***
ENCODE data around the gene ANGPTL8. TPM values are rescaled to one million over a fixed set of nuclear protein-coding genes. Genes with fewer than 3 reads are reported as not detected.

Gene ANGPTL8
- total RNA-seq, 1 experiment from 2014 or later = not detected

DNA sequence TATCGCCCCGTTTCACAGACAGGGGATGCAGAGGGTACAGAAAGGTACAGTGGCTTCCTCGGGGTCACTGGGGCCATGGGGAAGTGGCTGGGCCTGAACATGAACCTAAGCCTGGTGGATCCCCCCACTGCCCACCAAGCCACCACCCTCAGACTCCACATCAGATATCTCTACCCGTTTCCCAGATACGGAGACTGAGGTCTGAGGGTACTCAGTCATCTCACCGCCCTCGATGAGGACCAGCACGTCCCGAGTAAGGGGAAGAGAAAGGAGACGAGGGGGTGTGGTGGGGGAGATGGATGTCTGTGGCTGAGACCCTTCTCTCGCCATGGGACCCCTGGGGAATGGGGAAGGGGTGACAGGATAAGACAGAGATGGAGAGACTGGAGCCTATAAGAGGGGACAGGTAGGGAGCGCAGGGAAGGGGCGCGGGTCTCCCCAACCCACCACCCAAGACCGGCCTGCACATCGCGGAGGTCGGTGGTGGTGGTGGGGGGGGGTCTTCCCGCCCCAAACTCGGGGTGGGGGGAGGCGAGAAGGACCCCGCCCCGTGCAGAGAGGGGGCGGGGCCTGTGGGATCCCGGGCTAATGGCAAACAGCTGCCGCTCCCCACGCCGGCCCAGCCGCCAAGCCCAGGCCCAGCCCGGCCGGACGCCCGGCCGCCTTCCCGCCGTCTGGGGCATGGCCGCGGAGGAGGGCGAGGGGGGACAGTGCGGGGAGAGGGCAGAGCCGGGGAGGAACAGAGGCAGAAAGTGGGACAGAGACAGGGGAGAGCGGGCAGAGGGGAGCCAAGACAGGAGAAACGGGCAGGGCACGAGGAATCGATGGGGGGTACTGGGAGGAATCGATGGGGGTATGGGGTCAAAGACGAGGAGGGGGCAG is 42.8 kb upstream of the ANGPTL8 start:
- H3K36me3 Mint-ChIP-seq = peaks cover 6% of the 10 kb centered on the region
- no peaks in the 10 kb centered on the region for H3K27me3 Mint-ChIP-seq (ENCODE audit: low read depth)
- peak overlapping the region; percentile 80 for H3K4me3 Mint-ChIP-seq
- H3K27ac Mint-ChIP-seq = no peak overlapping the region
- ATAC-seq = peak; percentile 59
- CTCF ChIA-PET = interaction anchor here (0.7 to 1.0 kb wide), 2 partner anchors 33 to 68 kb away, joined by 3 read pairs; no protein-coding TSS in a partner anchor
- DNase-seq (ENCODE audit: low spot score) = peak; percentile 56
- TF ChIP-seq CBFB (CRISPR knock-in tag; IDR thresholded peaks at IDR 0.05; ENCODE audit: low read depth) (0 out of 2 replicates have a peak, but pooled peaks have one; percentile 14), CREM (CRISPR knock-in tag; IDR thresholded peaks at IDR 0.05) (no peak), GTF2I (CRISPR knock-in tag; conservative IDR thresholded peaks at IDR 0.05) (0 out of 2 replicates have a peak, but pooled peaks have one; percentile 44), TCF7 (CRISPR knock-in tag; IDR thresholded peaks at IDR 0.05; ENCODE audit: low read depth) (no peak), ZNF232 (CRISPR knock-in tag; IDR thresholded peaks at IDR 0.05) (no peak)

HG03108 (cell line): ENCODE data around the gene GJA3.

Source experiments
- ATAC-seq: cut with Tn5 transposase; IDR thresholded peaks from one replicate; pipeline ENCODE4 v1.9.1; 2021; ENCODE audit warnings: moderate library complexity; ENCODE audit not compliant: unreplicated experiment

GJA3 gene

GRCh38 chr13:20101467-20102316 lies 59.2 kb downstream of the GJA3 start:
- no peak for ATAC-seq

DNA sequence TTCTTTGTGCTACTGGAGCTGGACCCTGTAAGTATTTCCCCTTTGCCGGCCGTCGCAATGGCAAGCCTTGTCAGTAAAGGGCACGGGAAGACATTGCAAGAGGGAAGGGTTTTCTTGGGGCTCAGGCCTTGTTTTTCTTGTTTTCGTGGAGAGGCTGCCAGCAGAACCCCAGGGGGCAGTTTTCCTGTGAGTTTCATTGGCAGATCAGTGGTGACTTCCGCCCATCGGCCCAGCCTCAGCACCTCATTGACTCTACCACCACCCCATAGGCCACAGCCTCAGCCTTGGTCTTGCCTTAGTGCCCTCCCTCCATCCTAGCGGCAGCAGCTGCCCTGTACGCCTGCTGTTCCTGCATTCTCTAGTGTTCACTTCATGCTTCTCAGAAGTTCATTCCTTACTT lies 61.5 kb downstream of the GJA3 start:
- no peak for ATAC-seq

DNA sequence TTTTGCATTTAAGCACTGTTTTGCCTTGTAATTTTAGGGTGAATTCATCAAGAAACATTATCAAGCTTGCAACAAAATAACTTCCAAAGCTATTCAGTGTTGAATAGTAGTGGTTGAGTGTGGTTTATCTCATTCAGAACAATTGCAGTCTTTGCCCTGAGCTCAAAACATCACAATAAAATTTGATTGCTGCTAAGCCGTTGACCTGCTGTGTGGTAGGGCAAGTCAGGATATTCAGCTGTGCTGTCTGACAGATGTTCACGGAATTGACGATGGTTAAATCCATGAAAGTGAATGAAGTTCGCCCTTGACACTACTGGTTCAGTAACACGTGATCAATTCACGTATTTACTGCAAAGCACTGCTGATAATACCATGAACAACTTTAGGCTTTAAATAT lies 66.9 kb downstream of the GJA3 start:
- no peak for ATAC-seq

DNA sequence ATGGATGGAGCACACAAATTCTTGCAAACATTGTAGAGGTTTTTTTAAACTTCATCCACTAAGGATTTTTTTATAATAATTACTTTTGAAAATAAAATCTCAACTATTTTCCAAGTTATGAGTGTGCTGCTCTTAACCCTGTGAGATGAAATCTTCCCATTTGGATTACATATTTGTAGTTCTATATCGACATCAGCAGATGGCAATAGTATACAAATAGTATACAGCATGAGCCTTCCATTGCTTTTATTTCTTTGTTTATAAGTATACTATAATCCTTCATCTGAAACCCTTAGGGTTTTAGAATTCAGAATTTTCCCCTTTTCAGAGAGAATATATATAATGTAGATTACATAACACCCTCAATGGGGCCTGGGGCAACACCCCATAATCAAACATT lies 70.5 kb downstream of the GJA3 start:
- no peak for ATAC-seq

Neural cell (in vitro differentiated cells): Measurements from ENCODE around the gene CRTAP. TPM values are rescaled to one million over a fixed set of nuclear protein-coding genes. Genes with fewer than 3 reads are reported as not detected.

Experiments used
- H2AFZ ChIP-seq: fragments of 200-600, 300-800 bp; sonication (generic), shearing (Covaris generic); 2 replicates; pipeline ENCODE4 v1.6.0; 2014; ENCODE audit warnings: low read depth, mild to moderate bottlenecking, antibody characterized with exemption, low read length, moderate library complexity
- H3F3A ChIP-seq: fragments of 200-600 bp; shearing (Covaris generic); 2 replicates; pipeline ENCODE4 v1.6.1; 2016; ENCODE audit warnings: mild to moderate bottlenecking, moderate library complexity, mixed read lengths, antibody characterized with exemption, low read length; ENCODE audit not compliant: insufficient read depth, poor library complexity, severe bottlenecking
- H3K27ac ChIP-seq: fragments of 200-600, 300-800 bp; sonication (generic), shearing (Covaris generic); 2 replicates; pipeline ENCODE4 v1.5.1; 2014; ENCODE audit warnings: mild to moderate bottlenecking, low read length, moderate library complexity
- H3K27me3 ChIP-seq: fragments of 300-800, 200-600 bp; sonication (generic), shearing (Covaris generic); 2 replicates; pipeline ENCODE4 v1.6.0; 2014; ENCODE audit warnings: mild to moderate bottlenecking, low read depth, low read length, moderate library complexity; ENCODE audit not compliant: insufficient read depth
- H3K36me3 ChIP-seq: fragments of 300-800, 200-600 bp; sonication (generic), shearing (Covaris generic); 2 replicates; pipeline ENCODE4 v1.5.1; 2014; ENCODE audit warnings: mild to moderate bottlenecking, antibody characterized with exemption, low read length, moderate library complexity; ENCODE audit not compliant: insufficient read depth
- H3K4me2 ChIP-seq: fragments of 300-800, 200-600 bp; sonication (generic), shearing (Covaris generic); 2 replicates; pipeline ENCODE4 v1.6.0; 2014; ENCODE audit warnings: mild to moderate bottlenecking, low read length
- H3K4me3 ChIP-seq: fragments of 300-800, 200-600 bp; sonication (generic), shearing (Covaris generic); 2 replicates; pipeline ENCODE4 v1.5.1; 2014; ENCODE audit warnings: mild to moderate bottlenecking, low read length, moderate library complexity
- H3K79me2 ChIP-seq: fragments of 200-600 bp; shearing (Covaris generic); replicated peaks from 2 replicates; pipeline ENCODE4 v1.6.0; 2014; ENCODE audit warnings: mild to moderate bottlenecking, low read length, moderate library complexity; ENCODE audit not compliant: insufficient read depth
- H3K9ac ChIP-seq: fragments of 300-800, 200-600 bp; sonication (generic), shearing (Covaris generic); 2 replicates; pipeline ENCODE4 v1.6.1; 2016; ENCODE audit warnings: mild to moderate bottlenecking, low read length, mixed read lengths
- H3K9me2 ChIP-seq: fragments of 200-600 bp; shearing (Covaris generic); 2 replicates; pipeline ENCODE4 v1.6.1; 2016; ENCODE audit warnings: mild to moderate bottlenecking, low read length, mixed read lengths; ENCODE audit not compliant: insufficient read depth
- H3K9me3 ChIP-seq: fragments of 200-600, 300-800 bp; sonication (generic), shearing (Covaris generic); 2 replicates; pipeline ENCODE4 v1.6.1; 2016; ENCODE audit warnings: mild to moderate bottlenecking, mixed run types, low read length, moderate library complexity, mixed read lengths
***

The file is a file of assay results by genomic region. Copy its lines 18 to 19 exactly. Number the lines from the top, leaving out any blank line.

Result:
- no peak for ATAC-seq

DNA sequence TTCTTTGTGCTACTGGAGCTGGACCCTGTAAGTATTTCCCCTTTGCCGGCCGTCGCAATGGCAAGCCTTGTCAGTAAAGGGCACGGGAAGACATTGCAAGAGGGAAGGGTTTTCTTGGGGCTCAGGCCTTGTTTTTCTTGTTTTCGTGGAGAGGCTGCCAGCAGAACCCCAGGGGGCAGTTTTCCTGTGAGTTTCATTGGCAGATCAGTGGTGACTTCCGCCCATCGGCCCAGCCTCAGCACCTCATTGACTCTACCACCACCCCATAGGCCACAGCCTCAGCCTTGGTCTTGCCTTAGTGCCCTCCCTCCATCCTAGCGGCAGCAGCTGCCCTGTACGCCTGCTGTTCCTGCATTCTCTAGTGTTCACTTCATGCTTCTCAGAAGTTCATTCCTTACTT lies 61.5 kb downstream of the GJA3 start: